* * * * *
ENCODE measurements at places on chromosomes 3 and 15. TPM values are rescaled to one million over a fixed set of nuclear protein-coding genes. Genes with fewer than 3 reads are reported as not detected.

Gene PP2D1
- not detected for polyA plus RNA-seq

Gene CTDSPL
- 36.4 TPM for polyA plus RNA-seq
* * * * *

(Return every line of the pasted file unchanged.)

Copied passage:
ENCODE measurements at places on chromosomes 3 and 15. TPM values are rescaled to one million over a fixed set of nuclear protein-coding genes. Genes with fewer than 3 reads are reported as not detected.

Gene PP2D1
- not detected for polyA plus RNA-seq

Gene CTDSPL
- 36.4 TPM for polyA plus RNA-seq